Involve Group Members • • Essential for building group cohesiveness, developing a sense of mutual aid and encouraging shared decision making Helping members to take on leadership roles within the group
Attending Skills • Nonverbal behaviours, such as eye contact and body position and verbal behaviour that convey empathy, respect, warmth, thrust, genuineness and honesty.
Expressive Skills • Important for facilitating group processes. Workers should be able to help participants express thoughts and feelings about important problems, tasks or issues facing the group and to reiterate and summarize them when necessary
Responding Skills • • Skillful responses help the group as a whole and individual members accomplish tasks Workers can use responding skills selectively to elicit specific reactions that will affect future group processes
Focusing Skills • The worker can facilitate group processes by focusing them in a particular direction
Making Group Process Explicit • The skill of making group processes explicit helps members to become aware of how they are interacting
Clarifying Content • The worker’s purpose in clarifying content helps members communicate effectively
Guiding Group Interactions • To help a group accomplish the goals it has set for itself, the worker will often find it helpful to guide the group’s interaction in a particular direction
Data Gathering and Assessment Useful in developing a plan for influencing communication patterns as well as in deciding on the action skills to use to accomplish the group’s purpose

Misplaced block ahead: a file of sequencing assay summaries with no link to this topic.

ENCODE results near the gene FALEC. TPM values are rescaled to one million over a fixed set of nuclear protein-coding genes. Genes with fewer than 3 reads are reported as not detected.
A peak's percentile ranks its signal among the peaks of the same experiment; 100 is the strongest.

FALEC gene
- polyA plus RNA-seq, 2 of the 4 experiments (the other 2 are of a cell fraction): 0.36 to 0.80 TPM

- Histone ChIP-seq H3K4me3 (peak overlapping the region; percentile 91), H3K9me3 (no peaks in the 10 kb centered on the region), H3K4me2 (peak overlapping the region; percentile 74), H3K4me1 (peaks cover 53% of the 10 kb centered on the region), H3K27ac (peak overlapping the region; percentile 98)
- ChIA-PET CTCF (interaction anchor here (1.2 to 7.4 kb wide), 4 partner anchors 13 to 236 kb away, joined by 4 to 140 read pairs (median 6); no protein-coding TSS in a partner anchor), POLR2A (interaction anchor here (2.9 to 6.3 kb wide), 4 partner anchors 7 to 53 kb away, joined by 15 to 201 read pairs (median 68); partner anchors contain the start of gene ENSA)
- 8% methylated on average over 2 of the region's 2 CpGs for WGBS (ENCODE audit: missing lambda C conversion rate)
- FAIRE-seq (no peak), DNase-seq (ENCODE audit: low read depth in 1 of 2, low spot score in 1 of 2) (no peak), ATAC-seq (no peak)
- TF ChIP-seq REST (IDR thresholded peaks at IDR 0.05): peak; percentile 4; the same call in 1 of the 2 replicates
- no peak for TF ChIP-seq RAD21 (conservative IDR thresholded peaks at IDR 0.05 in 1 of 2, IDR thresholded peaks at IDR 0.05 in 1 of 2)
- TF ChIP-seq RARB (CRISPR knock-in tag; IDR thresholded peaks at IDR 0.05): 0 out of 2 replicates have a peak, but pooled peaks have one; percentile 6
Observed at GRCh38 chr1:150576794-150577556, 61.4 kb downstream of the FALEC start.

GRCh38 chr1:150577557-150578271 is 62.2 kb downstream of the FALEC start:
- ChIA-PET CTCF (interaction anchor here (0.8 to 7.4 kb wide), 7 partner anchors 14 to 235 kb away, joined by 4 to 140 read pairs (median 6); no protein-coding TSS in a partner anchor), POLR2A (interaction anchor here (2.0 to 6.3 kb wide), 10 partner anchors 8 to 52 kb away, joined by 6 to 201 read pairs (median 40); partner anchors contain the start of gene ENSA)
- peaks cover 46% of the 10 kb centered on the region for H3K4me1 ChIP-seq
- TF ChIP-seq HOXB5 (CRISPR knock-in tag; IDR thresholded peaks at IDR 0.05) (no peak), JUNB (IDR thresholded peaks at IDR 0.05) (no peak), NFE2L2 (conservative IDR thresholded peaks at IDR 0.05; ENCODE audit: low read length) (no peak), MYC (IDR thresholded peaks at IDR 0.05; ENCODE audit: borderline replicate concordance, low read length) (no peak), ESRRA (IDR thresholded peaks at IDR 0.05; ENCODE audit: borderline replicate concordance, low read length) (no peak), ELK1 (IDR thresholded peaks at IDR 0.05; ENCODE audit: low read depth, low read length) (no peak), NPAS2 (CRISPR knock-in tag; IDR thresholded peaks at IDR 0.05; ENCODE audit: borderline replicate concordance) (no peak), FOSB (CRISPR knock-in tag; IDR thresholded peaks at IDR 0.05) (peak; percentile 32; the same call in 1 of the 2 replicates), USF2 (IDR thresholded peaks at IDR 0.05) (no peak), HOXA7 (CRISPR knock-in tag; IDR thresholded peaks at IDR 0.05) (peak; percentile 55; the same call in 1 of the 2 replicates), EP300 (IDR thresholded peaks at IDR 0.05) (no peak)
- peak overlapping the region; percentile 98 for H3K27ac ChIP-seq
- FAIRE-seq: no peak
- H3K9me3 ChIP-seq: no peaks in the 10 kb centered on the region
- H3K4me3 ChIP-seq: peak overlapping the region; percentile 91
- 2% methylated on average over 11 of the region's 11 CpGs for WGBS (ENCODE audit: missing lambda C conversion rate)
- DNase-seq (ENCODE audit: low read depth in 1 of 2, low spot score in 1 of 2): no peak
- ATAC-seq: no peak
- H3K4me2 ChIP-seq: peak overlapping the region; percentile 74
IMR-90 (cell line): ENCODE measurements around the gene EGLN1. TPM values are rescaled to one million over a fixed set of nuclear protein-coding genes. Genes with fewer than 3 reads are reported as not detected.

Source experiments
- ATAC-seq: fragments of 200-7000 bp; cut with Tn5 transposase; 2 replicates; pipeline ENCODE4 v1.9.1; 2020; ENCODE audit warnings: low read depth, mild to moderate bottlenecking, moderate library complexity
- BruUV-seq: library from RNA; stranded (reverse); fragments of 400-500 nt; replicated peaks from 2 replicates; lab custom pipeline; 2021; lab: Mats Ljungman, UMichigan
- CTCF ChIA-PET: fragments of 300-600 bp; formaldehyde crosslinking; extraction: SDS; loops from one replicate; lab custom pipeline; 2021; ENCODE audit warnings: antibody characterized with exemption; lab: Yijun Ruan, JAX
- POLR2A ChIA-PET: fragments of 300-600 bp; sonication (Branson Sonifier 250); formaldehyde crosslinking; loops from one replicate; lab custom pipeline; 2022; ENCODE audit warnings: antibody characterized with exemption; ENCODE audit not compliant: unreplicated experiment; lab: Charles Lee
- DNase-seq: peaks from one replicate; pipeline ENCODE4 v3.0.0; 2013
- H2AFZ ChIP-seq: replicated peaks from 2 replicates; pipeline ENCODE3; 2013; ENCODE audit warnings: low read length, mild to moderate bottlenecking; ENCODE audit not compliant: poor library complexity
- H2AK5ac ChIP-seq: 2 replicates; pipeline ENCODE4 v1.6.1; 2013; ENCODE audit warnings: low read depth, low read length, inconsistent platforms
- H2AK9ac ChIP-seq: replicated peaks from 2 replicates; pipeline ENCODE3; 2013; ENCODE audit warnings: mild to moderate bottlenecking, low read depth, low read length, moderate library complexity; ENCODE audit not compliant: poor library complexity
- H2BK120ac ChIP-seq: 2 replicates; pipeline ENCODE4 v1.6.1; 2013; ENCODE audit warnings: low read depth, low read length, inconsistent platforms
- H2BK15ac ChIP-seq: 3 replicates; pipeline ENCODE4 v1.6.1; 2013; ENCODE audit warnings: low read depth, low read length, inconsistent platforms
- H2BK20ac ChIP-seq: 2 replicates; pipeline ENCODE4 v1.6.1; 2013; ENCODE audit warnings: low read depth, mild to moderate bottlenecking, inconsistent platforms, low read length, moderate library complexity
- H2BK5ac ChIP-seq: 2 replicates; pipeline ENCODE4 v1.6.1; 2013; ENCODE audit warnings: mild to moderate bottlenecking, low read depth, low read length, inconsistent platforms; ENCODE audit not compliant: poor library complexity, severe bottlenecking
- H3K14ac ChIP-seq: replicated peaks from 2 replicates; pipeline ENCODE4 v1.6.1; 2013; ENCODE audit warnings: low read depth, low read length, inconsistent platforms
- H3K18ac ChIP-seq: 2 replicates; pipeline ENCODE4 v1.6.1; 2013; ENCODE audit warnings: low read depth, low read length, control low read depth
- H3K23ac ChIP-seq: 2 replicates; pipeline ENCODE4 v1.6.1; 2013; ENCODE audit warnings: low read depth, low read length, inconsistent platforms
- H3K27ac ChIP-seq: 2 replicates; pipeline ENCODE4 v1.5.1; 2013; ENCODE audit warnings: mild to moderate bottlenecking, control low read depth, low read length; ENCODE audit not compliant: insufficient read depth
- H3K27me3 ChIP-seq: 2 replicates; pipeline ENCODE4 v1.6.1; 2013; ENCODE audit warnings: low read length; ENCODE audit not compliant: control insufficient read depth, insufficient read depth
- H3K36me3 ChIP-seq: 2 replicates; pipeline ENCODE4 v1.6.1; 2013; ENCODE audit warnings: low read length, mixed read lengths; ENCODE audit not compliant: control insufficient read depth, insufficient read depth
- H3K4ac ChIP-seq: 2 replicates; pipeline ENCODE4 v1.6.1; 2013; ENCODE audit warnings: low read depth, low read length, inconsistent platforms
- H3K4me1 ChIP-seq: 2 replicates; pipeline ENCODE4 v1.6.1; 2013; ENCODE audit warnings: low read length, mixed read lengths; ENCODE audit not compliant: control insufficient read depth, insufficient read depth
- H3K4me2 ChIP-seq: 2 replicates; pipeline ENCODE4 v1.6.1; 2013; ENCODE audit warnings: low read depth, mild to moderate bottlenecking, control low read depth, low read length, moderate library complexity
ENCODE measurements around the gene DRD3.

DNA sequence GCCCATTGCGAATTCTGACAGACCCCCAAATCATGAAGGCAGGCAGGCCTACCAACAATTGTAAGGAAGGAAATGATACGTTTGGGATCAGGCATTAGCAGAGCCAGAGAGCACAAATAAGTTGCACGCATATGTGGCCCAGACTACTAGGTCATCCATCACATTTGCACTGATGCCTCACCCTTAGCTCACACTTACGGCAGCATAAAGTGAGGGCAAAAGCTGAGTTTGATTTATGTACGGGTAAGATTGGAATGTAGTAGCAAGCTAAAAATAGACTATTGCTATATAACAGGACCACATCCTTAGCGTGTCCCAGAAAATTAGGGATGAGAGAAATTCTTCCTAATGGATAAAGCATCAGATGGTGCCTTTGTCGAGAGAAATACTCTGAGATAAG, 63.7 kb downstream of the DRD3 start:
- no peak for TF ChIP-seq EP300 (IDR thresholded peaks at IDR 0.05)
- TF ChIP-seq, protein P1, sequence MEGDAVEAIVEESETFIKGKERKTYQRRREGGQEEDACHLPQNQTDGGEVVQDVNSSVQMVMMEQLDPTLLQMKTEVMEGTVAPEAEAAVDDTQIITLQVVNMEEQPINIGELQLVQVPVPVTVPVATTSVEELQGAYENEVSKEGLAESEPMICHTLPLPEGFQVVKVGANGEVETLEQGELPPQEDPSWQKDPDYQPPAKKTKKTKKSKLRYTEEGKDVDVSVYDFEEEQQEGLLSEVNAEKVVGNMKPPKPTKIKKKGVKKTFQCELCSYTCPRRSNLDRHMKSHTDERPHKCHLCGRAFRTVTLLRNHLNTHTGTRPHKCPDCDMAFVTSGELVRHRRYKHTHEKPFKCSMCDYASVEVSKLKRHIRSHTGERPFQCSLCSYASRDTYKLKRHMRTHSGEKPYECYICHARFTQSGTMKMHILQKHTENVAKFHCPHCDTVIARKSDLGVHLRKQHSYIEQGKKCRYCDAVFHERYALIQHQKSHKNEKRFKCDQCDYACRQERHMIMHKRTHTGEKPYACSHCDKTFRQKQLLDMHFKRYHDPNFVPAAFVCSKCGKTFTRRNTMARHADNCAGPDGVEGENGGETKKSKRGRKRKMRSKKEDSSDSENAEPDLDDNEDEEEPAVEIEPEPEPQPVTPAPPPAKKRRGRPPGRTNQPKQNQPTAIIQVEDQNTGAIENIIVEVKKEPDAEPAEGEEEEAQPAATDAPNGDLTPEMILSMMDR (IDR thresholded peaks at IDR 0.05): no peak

Identify and Describe Skills • • This skills allows elaboration of pertinent factors influencing a problem or task facing the group In using this skill, workers should attempt to elicit descriptions that specify the problem attributes as clearly and concretely as possible
Requesting Information, Questioning and Probing • • The skills of identifying and describing a situation are essential to workers’ attempts to gather data by requesting information, questioning and probing Using these skills, worker can clarify the problem or concern and broaden the scope of the group’s work by obtaining additional information that may be useful to all members
Summarizing and Partializing • Summarizing skills enable a worker to present the core of what has been said in the group and provide members an opportunity to reflect on the problem
Synthesizing • Synthesizing skills can be useful in providing feedback to members about how they are perceived by others
Analyzing Skills • Analyzing skills include pointing out patterns in the data, identifying gaps in the data and establishing mechanisms or plans for obtaining data to complete an assessment.
Supporting Group Members
Reframing and Redefining
Linking Members’ Communications • • Asking members to share their reaction to the messages communicated by others in the group Asking members to respond to request for help by other members.
Directing • • Directing skills are most effective when coupled with efforts to increase members’ participation and input The worker should be aware of how each member reacts to being directed in a new component of the group’s work
Advice, Suggestions and Instructions
Providing Resources • • Organizations that sponsor groups have access to a wide variety of resources such as medical, home health care, financial assistance, job and rehabilitation counseling , family planning and financial management consultation, which the worker can make available to members In tasks groups, workers can also provide a variety of resources for member
Learning Group Leadership Skills